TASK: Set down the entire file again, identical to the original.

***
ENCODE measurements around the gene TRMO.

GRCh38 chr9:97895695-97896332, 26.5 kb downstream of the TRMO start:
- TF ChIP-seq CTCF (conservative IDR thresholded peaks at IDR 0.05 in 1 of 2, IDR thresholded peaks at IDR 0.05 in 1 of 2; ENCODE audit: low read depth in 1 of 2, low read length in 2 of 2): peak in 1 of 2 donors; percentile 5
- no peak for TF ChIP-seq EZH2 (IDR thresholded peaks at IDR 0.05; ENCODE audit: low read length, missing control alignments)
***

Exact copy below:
ENCODE measurements around the gene TRMO.

GRCh38 chr9:97895695-97896332, 26.5 kb downstream of the TRMO start:
- TF ChIP-seq CTCF (conservative IDR thresholded peaks at IDR 0.05 in 1 of 2, IDR thresholded peaks at IDR 0.05 in 1 of 2; ENCODE audit: low read depth in 1 of 2, low read length in 2 of 2): peak in 1 of 2 donors; percentile 5
- no peak for TF ChIP-seq EZH2 (IDR thresholded peaks at IDR 0.05; ENCODE audit: low read length, missing control alignments)